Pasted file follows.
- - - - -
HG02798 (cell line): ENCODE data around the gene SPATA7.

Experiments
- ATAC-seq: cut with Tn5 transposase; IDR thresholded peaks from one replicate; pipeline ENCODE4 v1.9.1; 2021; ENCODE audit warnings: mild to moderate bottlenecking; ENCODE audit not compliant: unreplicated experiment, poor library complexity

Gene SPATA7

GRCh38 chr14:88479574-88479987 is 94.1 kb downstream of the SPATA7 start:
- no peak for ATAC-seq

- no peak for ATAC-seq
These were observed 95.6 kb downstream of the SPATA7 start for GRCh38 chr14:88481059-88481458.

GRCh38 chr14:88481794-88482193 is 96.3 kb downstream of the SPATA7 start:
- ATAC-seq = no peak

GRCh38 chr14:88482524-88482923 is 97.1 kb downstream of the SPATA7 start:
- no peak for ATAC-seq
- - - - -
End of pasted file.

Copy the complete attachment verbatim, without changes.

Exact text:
HG02798 (cell line): ENCODE data around the gene SPATA7.

Experiments
- ATAC-seq: cut with Tn5 transposase; IDR thresholded peaks from one replicate; pipeline ENCODE4 v1.9.1; 2021; ENCODE audit warnings: mild to moderate bottlenecking; ENCODE audit not compliant: unreplicated experiment, poor library complexity

Gene SPATA7

GRCh38 chr14:88479574-88479987 is 94.1 kb downstream of the SPATA7 start:
- no peak for ATAC-seq

- no peak for ATAC-seq
These were observed 95.6 kb downstream of the SPATA7 start for GRCh38 chr14:88481059-88481458.

GRCh38 chr14:88481794-88482193 is 96.3 kb downstream of the SPATA7 start:
- ATAC-seq = no peak

GRCh38 chr14:88482524-88482923 is 97.1 kb downstream of the SPATA7 start:
- no peak for ATAC-seq